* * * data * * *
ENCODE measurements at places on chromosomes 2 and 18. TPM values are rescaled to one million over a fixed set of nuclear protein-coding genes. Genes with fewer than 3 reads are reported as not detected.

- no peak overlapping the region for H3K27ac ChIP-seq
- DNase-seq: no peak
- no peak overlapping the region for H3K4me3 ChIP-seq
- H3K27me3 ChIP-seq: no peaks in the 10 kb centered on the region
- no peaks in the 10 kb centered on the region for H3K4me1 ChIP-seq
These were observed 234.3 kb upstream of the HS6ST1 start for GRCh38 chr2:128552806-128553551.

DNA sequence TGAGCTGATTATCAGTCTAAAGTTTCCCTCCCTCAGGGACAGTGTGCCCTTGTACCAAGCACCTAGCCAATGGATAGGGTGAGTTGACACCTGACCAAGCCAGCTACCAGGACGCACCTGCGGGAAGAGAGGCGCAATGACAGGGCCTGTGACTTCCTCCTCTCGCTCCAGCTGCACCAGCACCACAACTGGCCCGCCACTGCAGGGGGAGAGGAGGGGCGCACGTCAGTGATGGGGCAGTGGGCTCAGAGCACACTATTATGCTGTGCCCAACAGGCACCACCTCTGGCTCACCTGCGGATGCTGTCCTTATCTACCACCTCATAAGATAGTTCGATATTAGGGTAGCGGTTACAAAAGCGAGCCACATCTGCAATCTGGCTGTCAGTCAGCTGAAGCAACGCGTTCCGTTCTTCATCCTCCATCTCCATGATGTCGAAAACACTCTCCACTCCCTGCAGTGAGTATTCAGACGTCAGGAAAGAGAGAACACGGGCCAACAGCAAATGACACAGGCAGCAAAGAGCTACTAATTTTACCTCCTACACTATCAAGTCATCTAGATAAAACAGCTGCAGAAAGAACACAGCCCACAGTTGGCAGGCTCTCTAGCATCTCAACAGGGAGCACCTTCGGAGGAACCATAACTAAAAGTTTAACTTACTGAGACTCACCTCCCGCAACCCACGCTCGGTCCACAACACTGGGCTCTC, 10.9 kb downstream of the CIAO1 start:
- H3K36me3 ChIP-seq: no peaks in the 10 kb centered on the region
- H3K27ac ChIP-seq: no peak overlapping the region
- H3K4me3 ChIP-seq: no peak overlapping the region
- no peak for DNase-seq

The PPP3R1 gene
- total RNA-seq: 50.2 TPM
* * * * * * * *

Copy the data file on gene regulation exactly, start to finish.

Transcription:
ENCODE measurements at places on chromosomes 2 and 18. TPM values are rescaled to one million over a fixed set of nuclear protein-coding genes. Genes with fewer than 3 reads are reported as not detected.

- no peak overlapping the region for H3K27ac ChIP-seq
- DNase-seq: no peak
- no peak overlapping the region for H3K4me3 ChIP-seq
- H3K27me3 ChIP-seq: no peaks in the 10 kb centered on the region
- no peaks in the 10 kb centered on the region for H3K4me1 ChIP-seq
These were observed 234.3 kb upstream of the HS6ST1 start for GRCh38 chr2:128552806-128553551.

DNA sequence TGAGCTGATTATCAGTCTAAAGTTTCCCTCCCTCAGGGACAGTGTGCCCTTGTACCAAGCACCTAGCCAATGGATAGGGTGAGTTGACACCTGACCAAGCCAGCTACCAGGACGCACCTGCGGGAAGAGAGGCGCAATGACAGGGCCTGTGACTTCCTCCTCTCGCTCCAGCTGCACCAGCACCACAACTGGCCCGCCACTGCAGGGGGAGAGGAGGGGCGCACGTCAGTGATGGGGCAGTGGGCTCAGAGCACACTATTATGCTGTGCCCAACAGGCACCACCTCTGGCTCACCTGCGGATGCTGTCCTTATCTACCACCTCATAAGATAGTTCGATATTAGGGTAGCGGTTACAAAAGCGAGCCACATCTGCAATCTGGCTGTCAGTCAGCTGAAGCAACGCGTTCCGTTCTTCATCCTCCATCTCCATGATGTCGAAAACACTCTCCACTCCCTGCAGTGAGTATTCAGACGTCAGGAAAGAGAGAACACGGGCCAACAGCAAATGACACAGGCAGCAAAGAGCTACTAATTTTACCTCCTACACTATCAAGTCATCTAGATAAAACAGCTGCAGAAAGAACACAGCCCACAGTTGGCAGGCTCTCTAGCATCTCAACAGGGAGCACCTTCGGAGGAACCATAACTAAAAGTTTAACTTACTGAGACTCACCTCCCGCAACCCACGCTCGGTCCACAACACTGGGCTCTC, 10.9 kb downstream of the CIAO1 start:
- H3K36me3 ChIP-seq: no peaks in the 10 kb centered on the region
- H3K27ac ChIP-seq: no peak overlapping the region
- H3K4me3 ChIP-seq: no peak overlapping the region
- no peak for DNase-seq

The PPP3R1 gene
- total RNA-seq: 50.2 TPM